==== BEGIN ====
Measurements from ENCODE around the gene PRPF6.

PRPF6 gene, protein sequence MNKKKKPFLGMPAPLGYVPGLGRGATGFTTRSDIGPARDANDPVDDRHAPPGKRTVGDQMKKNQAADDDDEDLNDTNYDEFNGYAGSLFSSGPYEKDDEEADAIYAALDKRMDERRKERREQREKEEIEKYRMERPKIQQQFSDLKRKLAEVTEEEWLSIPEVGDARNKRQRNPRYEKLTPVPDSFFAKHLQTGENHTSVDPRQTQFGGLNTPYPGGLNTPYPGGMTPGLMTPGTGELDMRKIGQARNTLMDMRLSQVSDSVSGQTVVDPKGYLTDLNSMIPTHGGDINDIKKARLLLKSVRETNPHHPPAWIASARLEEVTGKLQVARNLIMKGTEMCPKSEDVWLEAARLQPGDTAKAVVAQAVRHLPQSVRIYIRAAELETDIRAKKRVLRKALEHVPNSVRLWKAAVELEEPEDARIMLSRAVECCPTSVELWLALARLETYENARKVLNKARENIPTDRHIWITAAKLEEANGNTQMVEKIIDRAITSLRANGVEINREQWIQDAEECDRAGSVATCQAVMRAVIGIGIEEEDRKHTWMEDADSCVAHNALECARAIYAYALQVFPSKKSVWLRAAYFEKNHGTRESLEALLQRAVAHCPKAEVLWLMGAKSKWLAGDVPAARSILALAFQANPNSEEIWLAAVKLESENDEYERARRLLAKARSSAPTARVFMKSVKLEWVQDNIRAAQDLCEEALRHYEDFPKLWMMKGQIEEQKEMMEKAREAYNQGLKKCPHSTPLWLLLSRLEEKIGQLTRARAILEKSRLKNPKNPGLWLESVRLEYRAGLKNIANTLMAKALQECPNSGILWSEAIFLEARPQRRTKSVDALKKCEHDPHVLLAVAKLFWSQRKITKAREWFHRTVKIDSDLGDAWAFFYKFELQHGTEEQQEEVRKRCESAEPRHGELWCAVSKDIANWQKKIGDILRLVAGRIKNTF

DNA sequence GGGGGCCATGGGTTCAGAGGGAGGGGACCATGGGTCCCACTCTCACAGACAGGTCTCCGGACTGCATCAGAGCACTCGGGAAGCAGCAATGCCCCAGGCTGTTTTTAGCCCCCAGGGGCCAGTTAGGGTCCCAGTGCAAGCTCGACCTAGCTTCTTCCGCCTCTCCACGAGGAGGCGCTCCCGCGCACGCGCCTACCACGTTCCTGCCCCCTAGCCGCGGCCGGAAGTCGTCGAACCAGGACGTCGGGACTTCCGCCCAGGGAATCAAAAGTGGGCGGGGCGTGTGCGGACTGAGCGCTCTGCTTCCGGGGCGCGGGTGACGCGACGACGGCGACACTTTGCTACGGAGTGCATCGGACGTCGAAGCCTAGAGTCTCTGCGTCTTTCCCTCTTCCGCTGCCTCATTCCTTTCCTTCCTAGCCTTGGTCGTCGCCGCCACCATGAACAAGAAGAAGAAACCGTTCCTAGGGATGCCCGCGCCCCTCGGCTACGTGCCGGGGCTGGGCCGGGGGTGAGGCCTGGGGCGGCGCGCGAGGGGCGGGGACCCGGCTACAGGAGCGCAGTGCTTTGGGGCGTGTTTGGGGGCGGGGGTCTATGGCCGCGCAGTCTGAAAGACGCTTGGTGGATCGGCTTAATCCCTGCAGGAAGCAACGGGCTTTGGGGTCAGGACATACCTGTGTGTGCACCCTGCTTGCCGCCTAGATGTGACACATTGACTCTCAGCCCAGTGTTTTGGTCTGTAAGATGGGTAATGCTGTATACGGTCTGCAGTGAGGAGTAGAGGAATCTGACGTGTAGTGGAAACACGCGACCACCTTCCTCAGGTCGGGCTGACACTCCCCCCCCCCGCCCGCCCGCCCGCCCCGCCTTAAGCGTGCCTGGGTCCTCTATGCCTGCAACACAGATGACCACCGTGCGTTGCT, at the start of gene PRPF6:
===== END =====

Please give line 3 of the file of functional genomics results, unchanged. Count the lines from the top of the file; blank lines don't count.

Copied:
DNA sequence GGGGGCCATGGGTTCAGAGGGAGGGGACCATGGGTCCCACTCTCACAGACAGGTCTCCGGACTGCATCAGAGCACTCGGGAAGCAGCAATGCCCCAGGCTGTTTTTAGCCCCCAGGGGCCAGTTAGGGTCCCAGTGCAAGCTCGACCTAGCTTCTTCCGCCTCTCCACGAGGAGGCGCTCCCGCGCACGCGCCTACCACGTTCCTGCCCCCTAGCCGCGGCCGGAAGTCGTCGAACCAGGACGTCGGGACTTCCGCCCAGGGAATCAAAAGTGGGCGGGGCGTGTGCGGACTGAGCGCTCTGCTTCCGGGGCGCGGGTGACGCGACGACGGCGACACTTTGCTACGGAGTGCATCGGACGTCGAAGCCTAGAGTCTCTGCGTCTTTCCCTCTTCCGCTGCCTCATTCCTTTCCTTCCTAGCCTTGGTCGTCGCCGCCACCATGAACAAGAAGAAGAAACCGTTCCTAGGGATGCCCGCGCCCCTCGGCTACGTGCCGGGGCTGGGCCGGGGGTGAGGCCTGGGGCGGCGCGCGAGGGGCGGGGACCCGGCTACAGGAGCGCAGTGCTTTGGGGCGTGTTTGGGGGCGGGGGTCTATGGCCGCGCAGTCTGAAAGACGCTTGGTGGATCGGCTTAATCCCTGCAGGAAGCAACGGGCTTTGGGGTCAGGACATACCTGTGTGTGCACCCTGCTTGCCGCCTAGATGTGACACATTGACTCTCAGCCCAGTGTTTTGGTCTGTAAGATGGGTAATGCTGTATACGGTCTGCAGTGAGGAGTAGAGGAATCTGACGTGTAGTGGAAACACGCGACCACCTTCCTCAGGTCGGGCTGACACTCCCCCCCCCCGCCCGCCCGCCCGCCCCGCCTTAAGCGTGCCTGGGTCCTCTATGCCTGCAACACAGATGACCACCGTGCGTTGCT, at the start of gene PRPF6: